• Check for wear or abrasion, weak or torn seams, secure straps and buckles. For the PFDs onboard for children, try to assess whether they will still fit in the spring. Perhaps a new PFD would be a great Christmas gift. Some types of PFDs are equipped with inflation devices; check to be sure cartridges are secure and charged.

Fire Extinguishers

  • Do you have all required quantities and types of fire extinguishers?
  • Have they been checked within the past year?
  • Are serviceable units tagged by a licensed facility?
  • Are units accessible?
  • Is at least one accessible from the helm or cockpit?
  • Are you and your crew familiar with their operation?

Fuel System

  • Is the system properly grounded at the filter, tank, deck, pump, etc.?
  • Is the fuel tank free from rust or contamination?
  • No leaks from tank, hose or fittings.
  • Hoses U.S.C.G. approved and free of cracking or stiffness with adequate slack to account for vibration.
  • Is tank secured?
  • Fuel shut-off valve on tank and at engine.
  • Engine compartment and engine clean and free of oily rags or flammable materials.
  • Blower switch at remote location.
  • Is your fuel system protected from siphoning?

Safety Equipment

  • Lifelines or rails in good condition.
  • Stanchions or pulpit securely mounted.
  • Hardware tight and sealed at deck.
  • Grab rails secure and free of corrosion or snags that may catch your hands.
  • Non-skid surfaces free from accumulated dirt or excess wear.

Ground Tackle

  • At least two anchors on board.
  • Anchor and rode adequate for your boat and bottom conditions.
  • Tackle properly secured.
  • Length of chain at anchor.
  • Thimble on rode and safety wired shackles.
  • Chafing gear at chocks for extended stays or storm conditions.
  • Anchor stowed for quick accessibility.

Stoves

  • Labeled and designated for marine use.
  • Properly ventilated to remove carbon-monoxide from cabin.
  • Retainers or rails for pots and pans while underway.
  • If built-in, properly insulated and free from combustible materials, CNG and LPG (propane).
  • Stored in separate compartment from boat’s interior and engine room.
  • Tightly secured shut-off valve at tank.
  • Proper labeling and cautions in place at tank location.
  • Hoses, lines and fittings of approved and inspected type.
  • Compartment is ventilated overboard and below level of tank base.

Electrical System

  • Wiring approved for marine applications.
  • System is neatly bundled and secured.
  • Protected against chafing and strain.
  • Adequate flex between bulkhead and engine connections.
  • Clear of exhaust system and bilge.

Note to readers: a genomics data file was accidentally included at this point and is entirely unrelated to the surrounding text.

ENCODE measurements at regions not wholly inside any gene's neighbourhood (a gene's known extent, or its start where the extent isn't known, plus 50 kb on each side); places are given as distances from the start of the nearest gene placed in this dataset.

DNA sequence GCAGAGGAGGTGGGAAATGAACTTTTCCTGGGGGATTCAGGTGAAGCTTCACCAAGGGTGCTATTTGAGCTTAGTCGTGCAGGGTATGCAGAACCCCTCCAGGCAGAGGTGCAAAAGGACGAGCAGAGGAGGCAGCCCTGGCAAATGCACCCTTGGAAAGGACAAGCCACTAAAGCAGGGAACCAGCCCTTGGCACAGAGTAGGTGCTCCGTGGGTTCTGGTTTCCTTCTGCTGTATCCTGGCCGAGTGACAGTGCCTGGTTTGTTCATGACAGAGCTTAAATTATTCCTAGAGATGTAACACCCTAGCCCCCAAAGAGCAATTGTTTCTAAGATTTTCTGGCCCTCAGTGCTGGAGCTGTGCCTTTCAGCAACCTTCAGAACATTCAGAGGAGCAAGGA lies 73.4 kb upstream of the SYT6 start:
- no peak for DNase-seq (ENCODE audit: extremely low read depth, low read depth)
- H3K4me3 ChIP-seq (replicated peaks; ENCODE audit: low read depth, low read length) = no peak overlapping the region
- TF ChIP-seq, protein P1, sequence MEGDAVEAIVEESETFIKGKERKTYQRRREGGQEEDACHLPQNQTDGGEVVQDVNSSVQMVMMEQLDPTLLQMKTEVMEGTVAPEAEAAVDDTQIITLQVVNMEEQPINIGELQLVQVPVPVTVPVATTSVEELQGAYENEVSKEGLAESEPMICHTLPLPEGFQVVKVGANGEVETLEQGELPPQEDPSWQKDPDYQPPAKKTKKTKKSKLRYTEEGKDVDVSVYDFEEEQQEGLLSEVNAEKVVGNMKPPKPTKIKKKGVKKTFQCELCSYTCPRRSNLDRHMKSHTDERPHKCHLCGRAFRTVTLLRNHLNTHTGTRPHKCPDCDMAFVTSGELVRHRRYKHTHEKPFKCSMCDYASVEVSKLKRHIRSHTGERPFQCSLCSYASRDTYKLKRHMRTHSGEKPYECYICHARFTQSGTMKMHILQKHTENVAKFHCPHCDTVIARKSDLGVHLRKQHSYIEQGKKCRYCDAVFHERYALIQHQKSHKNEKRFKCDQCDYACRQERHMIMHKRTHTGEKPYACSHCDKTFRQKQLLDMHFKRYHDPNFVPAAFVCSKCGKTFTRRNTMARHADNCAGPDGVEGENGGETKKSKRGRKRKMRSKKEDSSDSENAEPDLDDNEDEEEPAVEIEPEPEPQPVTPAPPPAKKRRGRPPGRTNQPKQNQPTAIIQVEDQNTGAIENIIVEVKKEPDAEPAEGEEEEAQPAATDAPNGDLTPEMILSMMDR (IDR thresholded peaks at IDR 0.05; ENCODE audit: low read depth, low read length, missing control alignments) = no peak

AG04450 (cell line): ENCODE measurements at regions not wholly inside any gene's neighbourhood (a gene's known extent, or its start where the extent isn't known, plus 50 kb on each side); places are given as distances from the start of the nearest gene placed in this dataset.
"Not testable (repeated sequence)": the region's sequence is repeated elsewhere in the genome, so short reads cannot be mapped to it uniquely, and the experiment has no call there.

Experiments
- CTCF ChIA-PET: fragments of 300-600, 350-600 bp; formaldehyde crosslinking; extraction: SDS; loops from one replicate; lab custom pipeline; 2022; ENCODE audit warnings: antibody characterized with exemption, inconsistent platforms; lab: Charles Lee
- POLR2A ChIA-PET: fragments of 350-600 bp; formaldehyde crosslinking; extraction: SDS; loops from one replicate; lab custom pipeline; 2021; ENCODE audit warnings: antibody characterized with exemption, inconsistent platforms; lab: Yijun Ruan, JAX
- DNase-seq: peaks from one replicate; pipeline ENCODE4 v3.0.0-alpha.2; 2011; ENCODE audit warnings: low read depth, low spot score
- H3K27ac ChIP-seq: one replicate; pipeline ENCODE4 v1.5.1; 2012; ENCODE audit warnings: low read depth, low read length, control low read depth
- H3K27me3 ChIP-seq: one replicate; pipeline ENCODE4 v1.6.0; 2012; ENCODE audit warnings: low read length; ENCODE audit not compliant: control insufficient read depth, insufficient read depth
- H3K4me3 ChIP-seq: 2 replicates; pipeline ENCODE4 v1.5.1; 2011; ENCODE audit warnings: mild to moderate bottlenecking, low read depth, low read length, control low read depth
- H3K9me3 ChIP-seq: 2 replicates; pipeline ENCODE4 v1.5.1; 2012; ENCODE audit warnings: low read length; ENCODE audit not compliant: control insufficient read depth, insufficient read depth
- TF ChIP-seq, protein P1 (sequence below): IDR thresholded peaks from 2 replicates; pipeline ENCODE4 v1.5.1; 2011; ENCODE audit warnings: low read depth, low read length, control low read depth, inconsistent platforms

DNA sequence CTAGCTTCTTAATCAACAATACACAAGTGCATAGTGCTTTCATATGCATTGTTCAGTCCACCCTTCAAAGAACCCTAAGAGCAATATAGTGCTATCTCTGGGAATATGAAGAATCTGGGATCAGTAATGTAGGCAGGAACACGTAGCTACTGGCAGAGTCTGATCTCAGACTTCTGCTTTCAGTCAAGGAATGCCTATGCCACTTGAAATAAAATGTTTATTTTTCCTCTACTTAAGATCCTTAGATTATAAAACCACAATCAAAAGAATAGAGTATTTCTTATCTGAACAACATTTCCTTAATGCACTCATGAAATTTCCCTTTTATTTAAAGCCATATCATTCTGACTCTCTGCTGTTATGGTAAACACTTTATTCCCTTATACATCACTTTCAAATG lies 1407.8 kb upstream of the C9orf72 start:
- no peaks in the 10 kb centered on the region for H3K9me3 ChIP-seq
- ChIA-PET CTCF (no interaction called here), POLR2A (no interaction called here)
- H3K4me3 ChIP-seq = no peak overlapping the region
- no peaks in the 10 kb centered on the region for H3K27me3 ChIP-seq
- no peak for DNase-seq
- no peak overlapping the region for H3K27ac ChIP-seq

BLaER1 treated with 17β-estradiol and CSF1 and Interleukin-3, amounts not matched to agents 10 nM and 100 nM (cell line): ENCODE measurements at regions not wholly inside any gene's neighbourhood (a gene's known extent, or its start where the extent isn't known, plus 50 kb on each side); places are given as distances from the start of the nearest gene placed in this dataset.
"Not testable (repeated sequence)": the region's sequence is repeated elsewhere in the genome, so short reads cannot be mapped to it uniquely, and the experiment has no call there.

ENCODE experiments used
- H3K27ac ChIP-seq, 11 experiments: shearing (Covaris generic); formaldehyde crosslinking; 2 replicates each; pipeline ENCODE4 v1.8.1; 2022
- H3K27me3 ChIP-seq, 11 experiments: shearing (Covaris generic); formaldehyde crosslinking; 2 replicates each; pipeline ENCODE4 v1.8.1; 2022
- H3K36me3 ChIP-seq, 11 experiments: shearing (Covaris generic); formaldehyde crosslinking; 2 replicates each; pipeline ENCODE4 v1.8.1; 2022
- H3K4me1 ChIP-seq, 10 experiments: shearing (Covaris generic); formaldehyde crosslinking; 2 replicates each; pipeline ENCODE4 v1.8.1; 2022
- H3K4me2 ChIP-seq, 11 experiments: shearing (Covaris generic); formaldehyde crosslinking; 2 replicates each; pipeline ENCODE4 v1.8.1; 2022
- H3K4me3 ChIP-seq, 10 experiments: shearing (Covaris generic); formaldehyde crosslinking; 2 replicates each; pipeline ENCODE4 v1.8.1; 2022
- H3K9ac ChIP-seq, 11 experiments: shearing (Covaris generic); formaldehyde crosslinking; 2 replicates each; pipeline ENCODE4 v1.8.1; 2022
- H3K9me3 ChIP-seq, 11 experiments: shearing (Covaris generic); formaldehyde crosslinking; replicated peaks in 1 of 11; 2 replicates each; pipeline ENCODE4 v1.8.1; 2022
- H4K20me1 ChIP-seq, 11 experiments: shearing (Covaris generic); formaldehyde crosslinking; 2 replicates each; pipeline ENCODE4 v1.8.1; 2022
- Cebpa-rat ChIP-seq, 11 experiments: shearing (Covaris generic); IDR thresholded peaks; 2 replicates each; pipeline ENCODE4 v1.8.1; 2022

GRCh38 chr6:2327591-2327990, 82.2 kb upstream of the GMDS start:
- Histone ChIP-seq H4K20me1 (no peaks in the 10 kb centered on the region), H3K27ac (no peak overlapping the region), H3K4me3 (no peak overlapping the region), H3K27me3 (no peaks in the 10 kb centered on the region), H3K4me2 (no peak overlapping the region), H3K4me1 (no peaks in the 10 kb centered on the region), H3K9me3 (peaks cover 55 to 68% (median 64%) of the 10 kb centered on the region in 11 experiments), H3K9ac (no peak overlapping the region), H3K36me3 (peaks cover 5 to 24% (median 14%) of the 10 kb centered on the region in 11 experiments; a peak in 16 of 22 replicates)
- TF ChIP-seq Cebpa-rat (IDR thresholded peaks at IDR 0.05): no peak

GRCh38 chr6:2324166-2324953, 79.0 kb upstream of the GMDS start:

• System is protected by circuit breakers or fuses.
  • Grounds to Zincs if required.
  • Wire terminals and connections sealed to prevent corrosion.

Bilge Pumps

  • Will pump(s) adequately remove water in emergency? Do you have a manual backup? Are bilges clean and free to circulate (clear limber holes)? Do you check bilges frequently and not rely on automatic pumps?

Corrosion Prevention

  • Through-hulls, props, shafts, bearings, rudder fittings, and exposed fastenings free of non-destructive corrosion.
  • Zincs are adequate to provide protection.
  • Through-hulls are properly bonded.
  • Inspect the steering cables, engine control linkage and cables, engine mounts and gear case for corrosion.
  • These items are properly lubricated or painted to prevent undue corrosion.

Through-hulls

  • Strainers, intakes and exhaust or discharge fittings are free from restrictions such as barnacles, marine growth or debris.
  • Inspect sea valves for smooth operation.
  • Handles are attached to valves for quick closure.
  • Hoses are in good condition and free from cracking.
  • Double hose-clamps below the waterline.
  • Anti-siphon valve fitted to marine toilet.
  • Through-hull plugs are near fittings or attached to hose in case of emergency.

Batteries

  • Stored in non-corrosive, liquid tight, ventilated containers.
  • Non-conductive covers are fitted over posts.
  • Batteries are well secured.

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What To Do With A Trailerboat In A Hurricane

Our friends at BoatUS and their insurance division want to remind us not to forget about your boat and trailer for those of you who may live inland and drive back and forth to your favorite waterway.

For protecting small boats in a hurricane, BoatUS recommends storing them inside, or placing them on the ground and filling them with water.